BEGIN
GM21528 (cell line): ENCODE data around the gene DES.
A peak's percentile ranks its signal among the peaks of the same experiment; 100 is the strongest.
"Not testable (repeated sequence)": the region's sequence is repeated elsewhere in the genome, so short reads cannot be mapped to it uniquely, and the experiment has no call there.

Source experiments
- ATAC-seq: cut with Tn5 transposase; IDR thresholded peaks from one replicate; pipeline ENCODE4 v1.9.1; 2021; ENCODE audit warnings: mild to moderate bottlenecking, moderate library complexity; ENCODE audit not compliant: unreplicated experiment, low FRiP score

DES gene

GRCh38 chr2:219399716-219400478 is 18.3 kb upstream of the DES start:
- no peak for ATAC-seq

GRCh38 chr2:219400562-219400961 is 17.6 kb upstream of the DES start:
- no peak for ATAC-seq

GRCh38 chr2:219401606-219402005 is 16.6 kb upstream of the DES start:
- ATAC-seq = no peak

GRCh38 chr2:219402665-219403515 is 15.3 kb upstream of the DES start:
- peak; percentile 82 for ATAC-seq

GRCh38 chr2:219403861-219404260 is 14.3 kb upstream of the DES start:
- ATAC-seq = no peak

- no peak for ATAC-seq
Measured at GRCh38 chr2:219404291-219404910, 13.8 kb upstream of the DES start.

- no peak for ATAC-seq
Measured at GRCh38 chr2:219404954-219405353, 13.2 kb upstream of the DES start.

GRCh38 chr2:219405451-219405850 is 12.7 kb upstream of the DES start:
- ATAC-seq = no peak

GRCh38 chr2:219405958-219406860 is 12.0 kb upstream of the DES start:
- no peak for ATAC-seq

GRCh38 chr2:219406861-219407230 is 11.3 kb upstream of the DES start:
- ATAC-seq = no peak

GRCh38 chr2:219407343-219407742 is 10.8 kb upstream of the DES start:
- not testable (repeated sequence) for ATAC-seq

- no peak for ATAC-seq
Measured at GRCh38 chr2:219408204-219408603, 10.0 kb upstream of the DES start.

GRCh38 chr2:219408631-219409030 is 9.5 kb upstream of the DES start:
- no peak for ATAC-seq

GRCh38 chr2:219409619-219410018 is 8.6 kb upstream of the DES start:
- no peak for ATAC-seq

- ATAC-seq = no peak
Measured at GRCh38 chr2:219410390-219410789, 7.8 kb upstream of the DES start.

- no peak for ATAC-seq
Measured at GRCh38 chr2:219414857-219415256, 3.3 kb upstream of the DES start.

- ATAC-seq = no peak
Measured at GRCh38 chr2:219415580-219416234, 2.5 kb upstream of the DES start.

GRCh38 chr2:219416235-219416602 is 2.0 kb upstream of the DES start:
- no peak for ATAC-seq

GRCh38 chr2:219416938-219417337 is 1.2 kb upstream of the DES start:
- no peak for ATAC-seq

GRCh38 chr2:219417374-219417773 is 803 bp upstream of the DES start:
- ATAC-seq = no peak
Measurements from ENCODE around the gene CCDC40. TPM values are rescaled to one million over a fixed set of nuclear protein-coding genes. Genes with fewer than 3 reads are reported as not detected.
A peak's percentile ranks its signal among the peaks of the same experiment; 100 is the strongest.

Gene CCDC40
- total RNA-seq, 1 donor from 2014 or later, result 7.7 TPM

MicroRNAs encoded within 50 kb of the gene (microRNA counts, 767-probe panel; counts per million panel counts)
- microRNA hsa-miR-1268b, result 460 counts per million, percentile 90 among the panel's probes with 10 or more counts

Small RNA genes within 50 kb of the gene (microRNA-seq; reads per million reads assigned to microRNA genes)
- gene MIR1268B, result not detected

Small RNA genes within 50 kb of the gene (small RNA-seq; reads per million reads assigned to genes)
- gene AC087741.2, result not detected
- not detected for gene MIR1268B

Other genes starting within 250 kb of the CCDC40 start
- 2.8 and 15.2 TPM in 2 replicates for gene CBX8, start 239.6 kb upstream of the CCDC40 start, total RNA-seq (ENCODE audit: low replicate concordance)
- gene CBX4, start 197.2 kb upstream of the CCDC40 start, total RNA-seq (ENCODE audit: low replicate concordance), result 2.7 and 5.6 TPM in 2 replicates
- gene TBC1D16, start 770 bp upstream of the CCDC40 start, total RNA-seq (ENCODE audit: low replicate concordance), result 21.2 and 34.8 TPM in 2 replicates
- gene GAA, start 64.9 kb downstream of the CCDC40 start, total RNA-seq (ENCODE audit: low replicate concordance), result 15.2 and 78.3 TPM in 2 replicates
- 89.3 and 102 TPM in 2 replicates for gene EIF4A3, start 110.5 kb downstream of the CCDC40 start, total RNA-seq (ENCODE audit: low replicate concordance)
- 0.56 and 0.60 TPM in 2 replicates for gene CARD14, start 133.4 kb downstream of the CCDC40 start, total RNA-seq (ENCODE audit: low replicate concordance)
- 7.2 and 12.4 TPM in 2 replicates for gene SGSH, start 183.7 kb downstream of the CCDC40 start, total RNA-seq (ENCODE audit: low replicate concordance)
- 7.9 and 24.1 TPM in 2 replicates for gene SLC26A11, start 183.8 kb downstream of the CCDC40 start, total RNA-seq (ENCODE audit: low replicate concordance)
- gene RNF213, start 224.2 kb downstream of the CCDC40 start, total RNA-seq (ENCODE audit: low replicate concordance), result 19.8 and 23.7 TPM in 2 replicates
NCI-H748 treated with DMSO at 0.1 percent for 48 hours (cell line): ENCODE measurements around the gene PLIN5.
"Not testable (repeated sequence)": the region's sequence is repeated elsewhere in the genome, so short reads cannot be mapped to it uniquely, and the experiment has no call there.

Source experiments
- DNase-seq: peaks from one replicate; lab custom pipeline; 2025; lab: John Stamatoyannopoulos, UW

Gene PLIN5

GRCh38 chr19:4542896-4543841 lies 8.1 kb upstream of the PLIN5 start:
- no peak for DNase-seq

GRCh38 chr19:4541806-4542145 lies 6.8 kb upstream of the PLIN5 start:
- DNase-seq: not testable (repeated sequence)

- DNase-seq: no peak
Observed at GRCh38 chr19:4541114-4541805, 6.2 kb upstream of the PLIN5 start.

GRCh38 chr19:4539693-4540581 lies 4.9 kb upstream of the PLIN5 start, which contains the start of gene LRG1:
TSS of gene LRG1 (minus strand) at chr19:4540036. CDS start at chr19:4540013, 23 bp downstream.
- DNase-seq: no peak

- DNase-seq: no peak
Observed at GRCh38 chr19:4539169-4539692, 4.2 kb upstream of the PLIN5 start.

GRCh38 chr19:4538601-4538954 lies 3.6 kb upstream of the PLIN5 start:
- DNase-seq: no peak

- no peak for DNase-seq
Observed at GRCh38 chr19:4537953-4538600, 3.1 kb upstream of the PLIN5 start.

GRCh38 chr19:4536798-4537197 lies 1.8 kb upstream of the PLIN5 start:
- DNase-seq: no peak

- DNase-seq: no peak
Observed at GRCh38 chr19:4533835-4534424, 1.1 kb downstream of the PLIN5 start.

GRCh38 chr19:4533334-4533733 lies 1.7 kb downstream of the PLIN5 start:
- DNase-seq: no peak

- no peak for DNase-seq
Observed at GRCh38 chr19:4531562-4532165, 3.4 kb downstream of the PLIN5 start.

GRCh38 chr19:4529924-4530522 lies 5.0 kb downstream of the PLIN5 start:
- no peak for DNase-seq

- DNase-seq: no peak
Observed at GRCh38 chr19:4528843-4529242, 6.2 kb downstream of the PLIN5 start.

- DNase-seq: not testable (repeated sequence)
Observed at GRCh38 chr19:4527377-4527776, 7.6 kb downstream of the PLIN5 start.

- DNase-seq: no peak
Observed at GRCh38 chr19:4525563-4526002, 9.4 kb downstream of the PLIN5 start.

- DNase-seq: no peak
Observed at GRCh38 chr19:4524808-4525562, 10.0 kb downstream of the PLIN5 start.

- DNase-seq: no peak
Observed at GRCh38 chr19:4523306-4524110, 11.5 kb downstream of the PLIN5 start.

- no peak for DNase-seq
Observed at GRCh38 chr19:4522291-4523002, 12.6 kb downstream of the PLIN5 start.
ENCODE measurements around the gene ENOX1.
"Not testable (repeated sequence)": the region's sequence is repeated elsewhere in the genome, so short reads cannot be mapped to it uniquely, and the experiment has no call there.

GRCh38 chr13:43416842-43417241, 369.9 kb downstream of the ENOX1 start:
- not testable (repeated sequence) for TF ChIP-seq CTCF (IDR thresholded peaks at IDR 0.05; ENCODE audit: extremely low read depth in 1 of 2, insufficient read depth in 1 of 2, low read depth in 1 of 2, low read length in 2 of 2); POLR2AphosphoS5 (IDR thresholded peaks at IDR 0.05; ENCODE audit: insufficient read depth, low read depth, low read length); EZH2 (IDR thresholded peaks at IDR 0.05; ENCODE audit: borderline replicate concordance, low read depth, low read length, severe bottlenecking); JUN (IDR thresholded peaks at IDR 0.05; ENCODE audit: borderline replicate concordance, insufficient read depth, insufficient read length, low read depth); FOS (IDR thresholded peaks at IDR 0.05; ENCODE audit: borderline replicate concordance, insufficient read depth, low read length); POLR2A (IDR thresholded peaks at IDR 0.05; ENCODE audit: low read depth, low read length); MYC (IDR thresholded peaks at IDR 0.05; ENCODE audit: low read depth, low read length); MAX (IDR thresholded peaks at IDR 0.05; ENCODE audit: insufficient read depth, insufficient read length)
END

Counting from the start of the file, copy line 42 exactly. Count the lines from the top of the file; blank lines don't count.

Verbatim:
- no peak for ATAC-seq